Injury information reform needed in Big 12?

When Oklahoma State quarterback Wes Lunt went down nearly two weeks ago, he clutched his left knee immediately and writhed in pain.

It was easy to fear the worst.

In the days that followed, those fears proved unfounded. Lunt's injury, Oklahoma State said, wasn't as bad as previously believed. He might be back in a couple of weeks, maybe longer.

Would he play against Texas on Saturday, though? Coach Mike Gundy said there wouldn't be any official word until a day before the game when Oklahoma State traditionally releases its injury report.

The Cowboys don't seem too keen on updating Lunt's status, but they've been more forthcoming than most.

He'll probably practice later in the week after getting out of a knee immobilizer, Gundy said. There would be more word on his status on Friday.

Gundy has been reasonably forthcoming with his high-profile injury, but as Pac-12 dust-ups have pushed injury information to the forefront, should Gundy and his colleagues be set on equal ground when it comes to what they do and don't have to reveal about injuries?

"I don’t know that you could ever control it," Gundy said. His Friday report, though basic and terse, is more than some coaches across the league offer.

"Whether you could regulate it at the college level, I don’t know that it would ever be consistent," Gundy said. "One coach could say a guy is probable and he’s really not, so I don’t know how you’d ever really measure and get a feel for what the exact injury report would be."

Kansas coach Charlie Weis will answer questions from the media on Tuesdays, using an NFL-style scale. If a player has a 75 percent chance to play, Weis will tell the media he's "probable." If he's questionable, he's got a 50 percent chance to play. Doubtful, 25 percent.

"I think that you have to understand on the one hand, you don’t want to be giving your opponent any information they don’t need to know. On the other hand, I think the writers and reporters have an ethical responsibility to try to do their job," Weis said. "The thing is, how many people are going to give you an honest evaluation? That really is a bit subjective, but there’s always going to be gray area when it comes to injuries, and because there’s nothing uniform, there’s no value in trying to tell everyone what’s going on injury-wise because the other guys don’t have to do the same thing."

Weis' in-state rival, Kansas State coach Bill Snyder, won't ever address a player's injury. Some schools only address injuries if they're season-ending.

Texas Tech, though?

"There’s so much information that comes out on Facebook and Twitter that even gets around us a little bit. We’re one of those we just tell how it is, when it is, how it happened," Texas Tech coach Tommy Tuberville said. "It doesn’t do any good to hide anything. There probably needs to be somewhere, somehow looked into a national way to do it. Everybody on the same page."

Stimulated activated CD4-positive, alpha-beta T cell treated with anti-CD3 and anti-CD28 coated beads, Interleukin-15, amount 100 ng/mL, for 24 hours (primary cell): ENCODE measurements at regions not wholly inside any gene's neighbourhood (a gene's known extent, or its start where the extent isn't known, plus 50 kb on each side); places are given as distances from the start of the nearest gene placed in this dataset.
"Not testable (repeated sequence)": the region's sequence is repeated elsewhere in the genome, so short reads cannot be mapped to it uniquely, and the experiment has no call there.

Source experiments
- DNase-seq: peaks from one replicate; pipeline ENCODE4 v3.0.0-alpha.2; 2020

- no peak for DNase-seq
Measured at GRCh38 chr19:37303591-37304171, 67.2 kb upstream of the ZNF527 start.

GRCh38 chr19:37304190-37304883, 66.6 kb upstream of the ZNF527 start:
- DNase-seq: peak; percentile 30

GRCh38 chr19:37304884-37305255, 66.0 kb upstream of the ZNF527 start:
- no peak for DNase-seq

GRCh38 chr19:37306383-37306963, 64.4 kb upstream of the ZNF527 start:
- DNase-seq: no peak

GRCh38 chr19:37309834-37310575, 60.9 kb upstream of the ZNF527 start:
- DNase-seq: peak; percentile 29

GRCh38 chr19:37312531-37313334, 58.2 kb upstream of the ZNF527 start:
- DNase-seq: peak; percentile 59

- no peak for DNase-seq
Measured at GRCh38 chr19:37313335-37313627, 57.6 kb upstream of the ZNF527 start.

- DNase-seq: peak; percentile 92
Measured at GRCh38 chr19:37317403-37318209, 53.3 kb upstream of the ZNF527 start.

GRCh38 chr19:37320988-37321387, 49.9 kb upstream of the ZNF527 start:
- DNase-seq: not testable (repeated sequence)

Like Weis, Texas coach Mack Brown favors an NFL-style injury report early in the week. Brown says he'll bring up the idea at the league's spring meetings next year.

In order to report injuries on a consistent basis like that, however, schools may have to get around federal HIPAA laws that protect the privacy of students' health.

More challenges await coaches, too.

"You’ve watched us around here, we try to be as honest as we can," Brown said.

The Longhorns are dealing with injury issues of their own, waiting to see if running back Joe Bergeron (shoulder), linebacker Jordan Hicks (hip) and kicker Anthony Fera (groin) will be available when the Horns play at Oklahoma State on Saturday.

"It’s a very difficult thing for coaches, because you don’t know. ... Things change," Brown said. "When people ask to evaluate or give an evaluation from your doctors and trainers on Sunday or Monday and then maybe you say they get ready to play and they get hurt on Wednesday. I think that’s maybe something we can all talk about and see how much information you can give out and what’s best to give out and trying to be honest and fair. It’s a very difficult thing."

At Texas, Brown can only tell the media exactly what trainers tell him, and assistant coaches aren't allowed to talk about injuries.

"If you say a guy can play and he goes and has a pulled muscle on Tuesday, it looks like you lied, so it is a difficult thing," Brown said. "If you’re coming off injuries, you’re not going to practice them at the same speed you do other guys in some cases, so you may not know until game time whether they’re ready to play."

The only thing anyone knows for sure is coaches are torn on a weekly basis with so much variance and so little information required.

How much information should be given? Should it always be the right information? Do you endanger players by giving out too much? The conversation has arrived, and it sounds like there'll be plenty more when the season is over.

"I really wish that either across the board we’d have no comment or maybe we go to an NFL style and the trainers are the only ones that can comment and you have to come forth with it, and if it’s wrong, there’s some penalty," Brown said. "I don’t know, but we’re all over the place with injuries right now and it’s a very difficult thing to do."